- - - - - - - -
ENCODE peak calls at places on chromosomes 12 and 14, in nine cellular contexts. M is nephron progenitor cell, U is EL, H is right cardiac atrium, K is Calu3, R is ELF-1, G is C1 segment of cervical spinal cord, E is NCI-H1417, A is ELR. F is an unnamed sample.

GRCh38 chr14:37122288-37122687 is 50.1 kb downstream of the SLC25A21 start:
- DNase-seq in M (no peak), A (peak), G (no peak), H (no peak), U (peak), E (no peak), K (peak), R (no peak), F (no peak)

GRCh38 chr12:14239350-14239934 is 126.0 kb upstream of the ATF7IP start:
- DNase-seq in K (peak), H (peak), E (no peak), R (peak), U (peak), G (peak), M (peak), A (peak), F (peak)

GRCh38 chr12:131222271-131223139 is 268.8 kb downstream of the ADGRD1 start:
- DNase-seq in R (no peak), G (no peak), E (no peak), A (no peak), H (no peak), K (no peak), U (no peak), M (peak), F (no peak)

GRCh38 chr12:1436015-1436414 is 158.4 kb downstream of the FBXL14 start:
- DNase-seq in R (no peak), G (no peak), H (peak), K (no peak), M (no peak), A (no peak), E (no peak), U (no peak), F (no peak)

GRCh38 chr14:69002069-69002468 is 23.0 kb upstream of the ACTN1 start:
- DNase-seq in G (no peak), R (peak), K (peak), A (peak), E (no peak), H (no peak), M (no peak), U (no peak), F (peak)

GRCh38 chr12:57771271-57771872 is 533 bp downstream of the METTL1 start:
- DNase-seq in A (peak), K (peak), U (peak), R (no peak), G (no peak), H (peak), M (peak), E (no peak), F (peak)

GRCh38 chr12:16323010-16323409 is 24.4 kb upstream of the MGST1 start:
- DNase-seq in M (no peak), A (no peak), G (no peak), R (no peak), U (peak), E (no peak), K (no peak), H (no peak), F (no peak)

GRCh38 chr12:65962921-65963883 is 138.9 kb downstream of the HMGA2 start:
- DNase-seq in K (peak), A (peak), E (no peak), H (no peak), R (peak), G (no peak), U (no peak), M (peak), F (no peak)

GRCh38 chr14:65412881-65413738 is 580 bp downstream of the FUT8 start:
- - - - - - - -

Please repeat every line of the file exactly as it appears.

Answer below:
ENCODE peak calls at places on chromosomes 12 and 14, in nine cellular contexts. M is nephron progenitor cell, U is EL, H is right cardiac atrium, K is Calu3, R is ELF-1, G is C1 segment of cervical spinal cord, E is NCI-H1417, A is ELR. F is an unnamed sample.

GRCh38 chr14:37122288-37122687 is 50.1 kb downstream of the SLC25A21 start:
- DNase-seq in M (no peak), A (peak), G (no peak), H (no peak), U (peak), E (no peak), K (peak), R (no peak), F (no peak)

GRCh38 chr12:14239350-14239934 is 126.0 kb upstream of the ATF7IP start:
- DNase-seq in K (peak), H (peak), E (no peak), R (peak), U (peak), G (peak), M (peak), A (peak), F (peak)

GRCh38 chr12:131222271-131223139 is 268.8 kb downstream of the ADGRD1 start:
- DNase-seq in R (no peak), G (no peak), E (no peak), A (no peak), H (no peak), K (no peak), U (no peak), M (peak), F (no peak)

GRCh38 chr12:1436015-1436414 is 158.4 kb downstream of the FBXL14 start:
- DNase-seq in R (no peak), G (no peak), H (peak), K (no peak), M (no peak), A (no peak), E (no peak), U (no peak), F (no peak)

GRCh38 chr14:69002069-69002468 is 23.0 kb upstream of the ACTN1 start:
- DNase-seq in G (no peak), R (peak), K (peak), A (peak), E (no peak), H (no peak), M (no peak), U (no peak), F (peak)

GRCh38 chr12:57771271-57771872 is 533 bp downstream of the METTL1 start:
- DNase-seq in A (peak), K (peak), U (peak), R (no peak), G (no peak), H (peak), M (peak), E (no peak), F (peak)

GRCh38 chr12:16323010-16323409 is 24.4 kb upstream of the MGST1 start:
- DNase-seq in M (no peak), A (no peak), G (no peak), R (no peak), U (peak), E (no peak), K (no peak), H (no peak), F (no peak)

GRCh38 chr12:65962921-65963883 is 138.9 kb downstream of the HMGA2 start:
- DNase-seq in K (peak), A (peak), E (no peak), H (no peak), R (peak), G (no peak), U (no peak), M (peak), F (no peak)

GRCh38 chr14:65412881-65413738 is 580 bp downstream of the FUT8 start: